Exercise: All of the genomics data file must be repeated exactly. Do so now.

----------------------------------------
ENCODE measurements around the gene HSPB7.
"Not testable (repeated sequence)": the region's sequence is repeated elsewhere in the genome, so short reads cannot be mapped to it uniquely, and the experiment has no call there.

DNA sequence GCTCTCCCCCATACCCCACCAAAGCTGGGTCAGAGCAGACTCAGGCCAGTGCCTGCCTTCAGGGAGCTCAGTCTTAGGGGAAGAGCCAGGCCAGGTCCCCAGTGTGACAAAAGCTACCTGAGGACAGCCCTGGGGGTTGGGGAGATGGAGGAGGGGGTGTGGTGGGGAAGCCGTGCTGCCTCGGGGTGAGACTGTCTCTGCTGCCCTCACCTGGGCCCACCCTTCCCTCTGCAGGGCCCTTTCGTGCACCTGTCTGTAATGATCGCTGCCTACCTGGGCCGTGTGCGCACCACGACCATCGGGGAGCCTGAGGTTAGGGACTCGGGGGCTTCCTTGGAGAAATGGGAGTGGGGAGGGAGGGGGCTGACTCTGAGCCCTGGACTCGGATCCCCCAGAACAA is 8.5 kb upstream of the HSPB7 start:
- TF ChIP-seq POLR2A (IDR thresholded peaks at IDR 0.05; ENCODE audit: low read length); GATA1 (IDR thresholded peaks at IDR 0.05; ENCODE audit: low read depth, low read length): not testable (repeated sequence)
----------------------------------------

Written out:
ENCODE measurements around the gene HSPB7.
"Not testable (repeated sequence)": the region's sequence is repeated elsewhere in the genome, so short reads cannot be mapped to it uniquely, and the experiment has no call there.

DNA sequence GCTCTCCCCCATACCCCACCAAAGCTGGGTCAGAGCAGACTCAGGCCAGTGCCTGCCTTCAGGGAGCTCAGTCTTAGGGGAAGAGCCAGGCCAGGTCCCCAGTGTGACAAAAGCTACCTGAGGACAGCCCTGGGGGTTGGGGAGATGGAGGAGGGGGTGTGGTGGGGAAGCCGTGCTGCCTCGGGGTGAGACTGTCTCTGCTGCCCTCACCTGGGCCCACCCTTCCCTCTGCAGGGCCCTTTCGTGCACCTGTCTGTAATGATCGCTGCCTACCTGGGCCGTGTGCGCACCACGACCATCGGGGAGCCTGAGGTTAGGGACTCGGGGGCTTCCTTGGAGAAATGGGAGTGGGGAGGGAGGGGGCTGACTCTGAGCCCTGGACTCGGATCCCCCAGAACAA is 8.5 kb upstream of the HSPB7 start:
- TF ChIP-seq POLR2A (IDR thresholded peaks at IDR 0.05; ENCODE audit: low read length); GATA1 (IDR thresholded peaks at IDR 0.05; ENCODE audit: low read depth, low read length): not testable (repeated sequence)